Their concerns are not unfounded – 80 percent of 119 business leaders surveyed in Gallup’s 2016 poll were opposed to a father’s quota. If businesses create a climate where paternity leave is frowned upon, it could explain why 88 percent of the men who took no leave at all were employed in the private sector, according to a 2006 survey by SFI.
The same survey found that while 48 percent of working men are employed by the public sector, they accounted for 67 percent of parental leave-takers. This might be because they work in more gender-mixed workplaces, where taking parental leave is more common, or because the public sector offers better paid-leave programmes than the private sector.
These conclusions are supported by a 2011 DJØF survey, which found that 50 percent of men who took less than three months’ leave said they would have taken more if their employer had assured them that it wouldn’t affect their job situation, or if their workplace had a culture of male employees taking leave.
There are good economic reasons to get men to take more parental leave. A recent study from the Rockwool Foundation found that an extra week of parental leave taken by the father can increase household income by up to 14,000 kroner per year.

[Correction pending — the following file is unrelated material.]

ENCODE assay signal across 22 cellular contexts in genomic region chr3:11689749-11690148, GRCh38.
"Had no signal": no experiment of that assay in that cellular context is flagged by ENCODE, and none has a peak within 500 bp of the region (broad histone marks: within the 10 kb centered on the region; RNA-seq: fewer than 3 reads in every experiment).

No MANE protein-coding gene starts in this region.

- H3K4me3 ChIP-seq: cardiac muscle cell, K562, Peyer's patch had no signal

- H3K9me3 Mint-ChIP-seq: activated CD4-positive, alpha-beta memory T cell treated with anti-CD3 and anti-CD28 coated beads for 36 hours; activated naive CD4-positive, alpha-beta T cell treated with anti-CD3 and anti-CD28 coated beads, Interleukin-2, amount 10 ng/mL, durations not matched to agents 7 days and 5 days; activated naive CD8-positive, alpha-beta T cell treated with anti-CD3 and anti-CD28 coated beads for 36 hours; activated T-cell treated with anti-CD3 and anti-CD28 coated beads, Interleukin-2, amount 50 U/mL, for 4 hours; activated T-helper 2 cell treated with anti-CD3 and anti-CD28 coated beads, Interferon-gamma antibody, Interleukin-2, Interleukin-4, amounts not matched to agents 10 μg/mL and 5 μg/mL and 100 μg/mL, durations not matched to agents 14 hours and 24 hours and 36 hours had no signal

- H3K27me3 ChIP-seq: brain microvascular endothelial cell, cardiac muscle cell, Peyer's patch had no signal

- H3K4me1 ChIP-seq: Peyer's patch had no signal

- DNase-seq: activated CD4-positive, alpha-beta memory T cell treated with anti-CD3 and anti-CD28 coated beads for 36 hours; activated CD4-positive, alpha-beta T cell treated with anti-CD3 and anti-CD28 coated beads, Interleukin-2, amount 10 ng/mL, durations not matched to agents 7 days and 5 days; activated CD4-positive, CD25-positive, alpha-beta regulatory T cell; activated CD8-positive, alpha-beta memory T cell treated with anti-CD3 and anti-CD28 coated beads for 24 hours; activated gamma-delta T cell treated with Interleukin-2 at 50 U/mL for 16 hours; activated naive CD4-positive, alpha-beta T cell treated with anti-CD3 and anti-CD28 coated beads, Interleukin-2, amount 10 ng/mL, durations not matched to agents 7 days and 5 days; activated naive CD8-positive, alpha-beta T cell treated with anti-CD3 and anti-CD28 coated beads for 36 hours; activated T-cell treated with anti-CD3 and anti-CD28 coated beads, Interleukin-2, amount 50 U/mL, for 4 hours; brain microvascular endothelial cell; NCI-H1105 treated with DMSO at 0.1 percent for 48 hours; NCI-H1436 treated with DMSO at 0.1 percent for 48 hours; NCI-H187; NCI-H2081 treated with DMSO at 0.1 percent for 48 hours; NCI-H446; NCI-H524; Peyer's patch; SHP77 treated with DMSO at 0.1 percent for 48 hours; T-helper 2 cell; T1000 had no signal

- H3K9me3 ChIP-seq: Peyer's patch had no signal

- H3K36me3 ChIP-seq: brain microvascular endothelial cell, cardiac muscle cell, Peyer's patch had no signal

Instead of focusing on the impact of the length of father’s leave on household earnings, the study’s research leader and author, Signe Hald Andersen, tested the effect of the extent of the father’s leave relative to the mother’s.
She found that increasing the father’s involvement in childcare ultimately benefits the earning power of both father and mother, resulting in a higher total household income.
Andersen argues that when couples split parental leave more evenly, women are less likely to become specialised as primary caregivers, which can suppress their careers and earnings.
“The degree to which mothers become specialised reflects the extent to which the parents divide the leave – the absolute length of leave each takes doesn’t matter. If mothers take more leave than fathers, their specialisation as caregivers continues after leave ends, meaning they are more likely to take time off work to care for sick children, and so on,” Andersen explains.